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Slash Joins the Sunset Strip Festival to Honor L.A.'s Rich Rock History

June 30, 2008 11:20 AM ET

Although Los Angeles' Sunset Strip is most infamous for the rock & roll debauchery of the '80s when bands like Guns n' Roses, Motley Crue and Poison roamed the L.A. streets in leather and hairspray, the Strip has also fostered artists like Nat King Cole and Marilyn Monroe, and served as the playground for the Doors and Janis Joplin. It's this rich and diverse history that was honored at the first Sunset Strip Music Festival this weekend.

The festivities kicked off Thursday night with a tribute at the House of Blues honoring the Godfathers of the Strip: Lou Adler (the Roxy), Mario Maglieri (the Whisky A Go Go, the Rainbow Bar & Grill) and Elmer Valentine (Whisky, Roxy, Rainbow). Sugar Ray frontman and Access Hollywood host Mark McGrath emceed the event with presenters like Slash, Michelle Phillips of the Mamas and the Papas and Cheech and Chong, while Camper Van Beethoven, Soul Asylum and Everclear performed. "The fact that the Rainbow is the longest standing rock & roll institution in the world and is still there… deserves props," said Slash, introducing Maglieri. Slash then recalled fond memories of dressing in drag in his mother's clothing to sneak into the Rainbow for ladies' night since his fake ID wasn't working. "It was fun, until I found myself standing in the Rainbow in girls' clothing by myself. It was a novel idea at the time." Michelle Phillips, who introduced Valentine, also had fond memories of the early days of the Strip: "There aren't music scenes that this today, so it's really important to honor such a meaningful scene that these three guys created."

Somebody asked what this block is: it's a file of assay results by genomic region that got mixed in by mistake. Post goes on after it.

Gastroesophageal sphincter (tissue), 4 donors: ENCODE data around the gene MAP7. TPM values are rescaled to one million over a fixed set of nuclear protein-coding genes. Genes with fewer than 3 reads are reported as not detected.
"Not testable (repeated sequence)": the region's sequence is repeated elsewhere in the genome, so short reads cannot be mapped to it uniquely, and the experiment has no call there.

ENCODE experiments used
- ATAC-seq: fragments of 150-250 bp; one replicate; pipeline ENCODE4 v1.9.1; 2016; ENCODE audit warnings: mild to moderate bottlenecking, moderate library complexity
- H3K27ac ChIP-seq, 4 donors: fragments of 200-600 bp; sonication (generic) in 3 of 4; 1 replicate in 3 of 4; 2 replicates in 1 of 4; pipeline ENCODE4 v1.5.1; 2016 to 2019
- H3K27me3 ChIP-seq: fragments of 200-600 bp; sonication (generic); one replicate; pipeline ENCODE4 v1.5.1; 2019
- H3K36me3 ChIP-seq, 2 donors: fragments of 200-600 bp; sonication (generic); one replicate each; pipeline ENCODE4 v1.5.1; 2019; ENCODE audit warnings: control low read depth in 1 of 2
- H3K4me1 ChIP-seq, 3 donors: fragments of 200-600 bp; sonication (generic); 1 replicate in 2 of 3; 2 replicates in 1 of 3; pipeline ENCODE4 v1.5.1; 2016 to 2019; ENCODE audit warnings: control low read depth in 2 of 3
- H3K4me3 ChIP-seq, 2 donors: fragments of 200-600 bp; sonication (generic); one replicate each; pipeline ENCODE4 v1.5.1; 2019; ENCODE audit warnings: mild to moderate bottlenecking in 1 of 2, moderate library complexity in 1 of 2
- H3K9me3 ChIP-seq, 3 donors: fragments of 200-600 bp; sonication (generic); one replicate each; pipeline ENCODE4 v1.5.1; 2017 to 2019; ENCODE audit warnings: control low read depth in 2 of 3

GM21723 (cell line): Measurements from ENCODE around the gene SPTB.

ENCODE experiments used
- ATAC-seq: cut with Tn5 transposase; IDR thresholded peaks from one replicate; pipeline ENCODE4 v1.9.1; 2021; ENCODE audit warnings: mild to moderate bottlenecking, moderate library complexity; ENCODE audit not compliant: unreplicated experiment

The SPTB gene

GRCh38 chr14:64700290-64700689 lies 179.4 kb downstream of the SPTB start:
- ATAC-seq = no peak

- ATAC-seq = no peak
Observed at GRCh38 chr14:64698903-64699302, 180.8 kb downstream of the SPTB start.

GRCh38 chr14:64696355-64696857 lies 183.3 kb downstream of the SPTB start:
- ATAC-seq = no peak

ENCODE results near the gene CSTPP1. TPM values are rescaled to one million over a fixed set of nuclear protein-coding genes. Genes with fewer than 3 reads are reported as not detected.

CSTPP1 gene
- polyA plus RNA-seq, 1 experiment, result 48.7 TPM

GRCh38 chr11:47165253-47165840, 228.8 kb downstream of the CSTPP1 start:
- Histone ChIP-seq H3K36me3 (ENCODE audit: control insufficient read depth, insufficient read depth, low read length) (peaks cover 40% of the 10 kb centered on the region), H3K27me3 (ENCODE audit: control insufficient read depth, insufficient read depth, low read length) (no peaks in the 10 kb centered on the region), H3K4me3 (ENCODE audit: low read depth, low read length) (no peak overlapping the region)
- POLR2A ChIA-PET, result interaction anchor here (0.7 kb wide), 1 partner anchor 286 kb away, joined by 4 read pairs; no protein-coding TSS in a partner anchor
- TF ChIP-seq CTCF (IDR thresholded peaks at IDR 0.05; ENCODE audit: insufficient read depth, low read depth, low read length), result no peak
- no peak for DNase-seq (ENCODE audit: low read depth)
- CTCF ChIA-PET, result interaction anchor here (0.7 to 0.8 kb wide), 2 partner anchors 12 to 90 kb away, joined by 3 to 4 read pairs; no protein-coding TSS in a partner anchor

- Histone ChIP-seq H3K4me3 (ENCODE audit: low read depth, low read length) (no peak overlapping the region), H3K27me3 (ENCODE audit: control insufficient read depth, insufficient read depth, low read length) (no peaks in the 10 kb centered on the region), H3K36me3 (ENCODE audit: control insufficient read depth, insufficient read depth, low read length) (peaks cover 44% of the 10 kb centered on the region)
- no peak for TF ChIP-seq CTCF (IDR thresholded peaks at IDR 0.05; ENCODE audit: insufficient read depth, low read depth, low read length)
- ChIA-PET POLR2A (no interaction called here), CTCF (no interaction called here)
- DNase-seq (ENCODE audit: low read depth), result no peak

Other highlights of the three-day fest included Friday night's B-Real show at the Whisky A Go-Go with special guest Slash, who put the crowd into a frenzy for the set's two closing songs, the Cypress Hill hit "Rock Superstar" and Gn'R's "Paradise City." The show brought out rockers, rappers and members of the local fire department who snapped photos, flashed metal horns in the air and blatantly ignored the clouds of pot smoke filling up the air. One firefighter who asked to remain nameless summed up the event: "This is what the Strip is about."

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